Surgery is at the top of the treatment pyramid above. Most people can control their osteoarthritis with other forms of treatment. If this is not possible, surgery may be needed. Only 10-15% of people with osteoarthritis will need surgery.

 

Arthroplasty/Joint replacement

Metal or plastic artificial joint surfaces replace the damaged joint. This surgery is most common in the hip, knee and some fingers. The advantage of this surgery is that pain lessens or stops completely. Often, range of motion in this joint is still slightly limited.

 

Osteotomy

In severe deformities like knock knee or bow-leg, only one part of the knee has thin or no articular cartilage. The other parts of the knee are well. In this case, osteotomy can help. Osteotomy takes a wedge of bone from the lower leg bone, straightening the leg. This helps to change the load so that the part of the knee with osteoarthritis doesn’t take as much load. A metal plate and screws are used to support the bone so that it heals properly.

Exercising has many positive effects on your health. Physical fitness refers to traits that make a person healthy or unhealthy. These traits mostly relate to the heart, greater blood vessels and muscle mass, and less fat mass. A good level of physical fitness will leave you less tired after exercising. You may also experience improved sleep, sense of wellbeing, and find it easier to cope with everyday life. Here is how exercise will improve your body’s structures:

 

Heart and vessels

Exercising makes the heart stronger and able to pump more blood with each beat. This means that work can be performed with a lower heart rate and less load on the heart. Exercising will help your body grow more small blood vessels. This will lower your blood pressure and improve blood flow to your muscles. Muscles will then have more energy to work longer.

 

Muscles

Muscles are made up of muscle fibers. When you move, your brain sends electrical impulses to these fibers. This causes your muscles to contract, which moves your bones and creates movement. Exercise will boost the number of muscle fibers that contract. Your muscles fibers will grow, which will lead to larger muscles. Exercise also improves the speed in which your brain sends the electrical impulses to your muscles. Overall, this leads to more strength and better ability to perform activities.

 

Bones

Bones are similar to muscles in that they get stronger with more load applied. When muscles carry a load or contract, pressure is applied to the bones. Your bones will adapt and increase their density in response. In adolescent years, bones are in a state of growth. More exercise during these years will create stronger bones for later life. You can build bone strength through weight bearing or non-weight bearing exercises like swimming.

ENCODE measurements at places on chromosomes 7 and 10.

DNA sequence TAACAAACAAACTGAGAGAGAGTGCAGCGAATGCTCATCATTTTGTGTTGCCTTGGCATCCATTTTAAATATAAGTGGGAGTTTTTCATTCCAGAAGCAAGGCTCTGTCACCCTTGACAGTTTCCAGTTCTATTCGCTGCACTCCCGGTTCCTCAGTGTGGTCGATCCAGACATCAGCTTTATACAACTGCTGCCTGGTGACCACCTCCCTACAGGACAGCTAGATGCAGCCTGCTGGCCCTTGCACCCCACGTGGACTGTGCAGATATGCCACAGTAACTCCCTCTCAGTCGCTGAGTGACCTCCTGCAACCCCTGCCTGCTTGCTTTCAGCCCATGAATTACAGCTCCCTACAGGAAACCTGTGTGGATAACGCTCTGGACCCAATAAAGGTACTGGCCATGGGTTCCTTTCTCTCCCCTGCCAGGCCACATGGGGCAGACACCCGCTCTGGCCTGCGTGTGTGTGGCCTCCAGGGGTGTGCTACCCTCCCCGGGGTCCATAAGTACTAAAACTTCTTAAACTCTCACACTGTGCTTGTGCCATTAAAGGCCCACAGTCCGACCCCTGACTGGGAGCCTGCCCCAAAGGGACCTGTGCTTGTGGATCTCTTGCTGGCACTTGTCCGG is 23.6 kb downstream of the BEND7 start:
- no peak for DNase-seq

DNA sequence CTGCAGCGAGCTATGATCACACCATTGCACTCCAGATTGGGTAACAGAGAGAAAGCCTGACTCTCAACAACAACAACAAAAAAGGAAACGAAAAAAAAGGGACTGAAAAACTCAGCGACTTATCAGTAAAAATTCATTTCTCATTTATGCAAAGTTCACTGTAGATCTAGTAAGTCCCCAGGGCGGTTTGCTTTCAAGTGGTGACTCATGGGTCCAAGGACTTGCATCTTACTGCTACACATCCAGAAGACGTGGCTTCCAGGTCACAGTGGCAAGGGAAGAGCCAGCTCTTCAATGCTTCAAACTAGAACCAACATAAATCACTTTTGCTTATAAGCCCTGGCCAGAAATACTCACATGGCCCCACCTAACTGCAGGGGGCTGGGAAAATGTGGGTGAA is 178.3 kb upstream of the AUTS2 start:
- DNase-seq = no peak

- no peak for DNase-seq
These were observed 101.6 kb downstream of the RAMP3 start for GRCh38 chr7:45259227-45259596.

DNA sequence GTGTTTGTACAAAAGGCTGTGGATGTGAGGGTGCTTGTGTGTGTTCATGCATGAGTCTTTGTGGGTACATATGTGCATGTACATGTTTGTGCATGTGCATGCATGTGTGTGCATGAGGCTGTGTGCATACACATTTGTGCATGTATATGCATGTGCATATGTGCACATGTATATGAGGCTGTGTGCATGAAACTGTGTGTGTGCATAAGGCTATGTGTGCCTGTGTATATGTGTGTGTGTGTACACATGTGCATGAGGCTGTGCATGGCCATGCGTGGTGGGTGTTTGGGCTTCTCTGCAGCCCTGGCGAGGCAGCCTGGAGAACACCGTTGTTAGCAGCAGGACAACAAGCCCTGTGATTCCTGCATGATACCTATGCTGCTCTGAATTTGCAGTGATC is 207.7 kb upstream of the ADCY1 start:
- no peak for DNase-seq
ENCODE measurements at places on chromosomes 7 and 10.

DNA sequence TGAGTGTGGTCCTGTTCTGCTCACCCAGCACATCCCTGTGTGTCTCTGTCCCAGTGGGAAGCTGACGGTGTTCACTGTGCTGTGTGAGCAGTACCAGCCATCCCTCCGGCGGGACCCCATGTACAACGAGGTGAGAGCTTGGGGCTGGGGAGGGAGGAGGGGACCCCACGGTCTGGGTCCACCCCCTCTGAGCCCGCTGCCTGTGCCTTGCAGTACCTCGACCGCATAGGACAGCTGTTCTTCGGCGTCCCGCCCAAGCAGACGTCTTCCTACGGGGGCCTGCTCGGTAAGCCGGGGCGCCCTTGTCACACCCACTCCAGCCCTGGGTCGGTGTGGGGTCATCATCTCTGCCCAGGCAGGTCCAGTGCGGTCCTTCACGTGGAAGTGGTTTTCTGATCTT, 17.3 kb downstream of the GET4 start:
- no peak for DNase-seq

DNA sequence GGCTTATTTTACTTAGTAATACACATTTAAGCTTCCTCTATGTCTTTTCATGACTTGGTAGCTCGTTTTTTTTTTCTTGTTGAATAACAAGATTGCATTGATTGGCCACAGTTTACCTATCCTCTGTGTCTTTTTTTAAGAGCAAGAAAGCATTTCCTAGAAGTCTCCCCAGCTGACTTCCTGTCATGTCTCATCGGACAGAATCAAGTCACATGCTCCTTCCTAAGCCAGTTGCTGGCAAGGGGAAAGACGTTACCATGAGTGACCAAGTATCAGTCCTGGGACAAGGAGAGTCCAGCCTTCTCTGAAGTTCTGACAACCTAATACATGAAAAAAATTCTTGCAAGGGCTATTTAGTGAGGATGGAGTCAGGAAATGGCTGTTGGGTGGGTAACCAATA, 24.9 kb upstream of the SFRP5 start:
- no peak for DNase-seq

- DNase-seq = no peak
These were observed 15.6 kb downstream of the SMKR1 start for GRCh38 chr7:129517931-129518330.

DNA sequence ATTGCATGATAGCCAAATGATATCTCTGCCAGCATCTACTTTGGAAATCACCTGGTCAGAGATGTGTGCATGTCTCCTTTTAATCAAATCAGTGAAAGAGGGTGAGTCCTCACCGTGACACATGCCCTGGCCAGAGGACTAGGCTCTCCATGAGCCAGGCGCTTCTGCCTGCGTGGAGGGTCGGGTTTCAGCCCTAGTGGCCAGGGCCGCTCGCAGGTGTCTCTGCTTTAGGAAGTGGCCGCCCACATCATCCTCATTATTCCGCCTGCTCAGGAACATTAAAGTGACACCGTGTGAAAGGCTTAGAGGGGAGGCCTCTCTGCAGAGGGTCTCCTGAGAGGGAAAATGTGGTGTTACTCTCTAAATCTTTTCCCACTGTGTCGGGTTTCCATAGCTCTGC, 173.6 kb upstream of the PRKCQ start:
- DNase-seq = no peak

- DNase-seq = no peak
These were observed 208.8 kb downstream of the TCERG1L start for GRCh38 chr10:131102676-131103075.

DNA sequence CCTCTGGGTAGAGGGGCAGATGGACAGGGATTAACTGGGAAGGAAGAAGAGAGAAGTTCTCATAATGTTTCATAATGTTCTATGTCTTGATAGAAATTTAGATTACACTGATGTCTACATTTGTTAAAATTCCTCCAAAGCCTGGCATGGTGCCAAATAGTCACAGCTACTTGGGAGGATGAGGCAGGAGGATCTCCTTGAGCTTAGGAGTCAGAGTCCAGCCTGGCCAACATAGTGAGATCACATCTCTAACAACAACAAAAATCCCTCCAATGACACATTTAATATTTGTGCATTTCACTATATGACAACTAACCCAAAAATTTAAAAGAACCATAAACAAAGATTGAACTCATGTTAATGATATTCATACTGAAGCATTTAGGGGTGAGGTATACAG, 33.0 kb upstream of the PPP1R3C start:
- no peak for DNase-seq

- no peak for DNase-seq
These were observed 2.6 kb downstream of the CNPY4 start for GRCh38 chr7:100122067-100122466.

Weight

Exercise will change your appetite and your body’s energy metabolism. Fat weighs less than muscle. Since regular exercise makes your muscles grow, you might only see slight weight loss. However, the amount of fat in your body is reducing, and the amount of functional muscle is increasing. Decreasing your weight if you are overweight will take load off the joints and make it easier to do everyday activities. Weight loss often leads to other positive health effects like lowering your risk of diabetes and lowering stress on the heart and vessels.

Exercising at a high heart rate is good for weight loss. However, you can also exercise at a moderate heart rate and be successful in losing weight. The most important thing is that you feel good and want to continue doing your exercises.

 

Pain relief

During exercise, your body releases endorphins, which is your body’s natural form of morphine. The release of endorphins results in less pain and increased feelings of well-being. Exercise can also reduce pain through loading the sensory systems. The brain is busy taking in the information from joints and muscles instead of impulses from pain nerves.

 

Exercise Recommendations

  •  Everyone, regardless of injury, illness or age should aim to be physically active for 30 minutes a day.
  •  These 30 minutes can be done in 10 minute bouts. At least twice a week, these bouts should be 20 minutes long and either maintain or increase in intensity.
  •  These activities should be slightly difficult and be done on top of your normal everyday activities. This is needed to maintain good health and prevent diseases (e.g. diabetes, certain types of cancer, high blood pressure among others).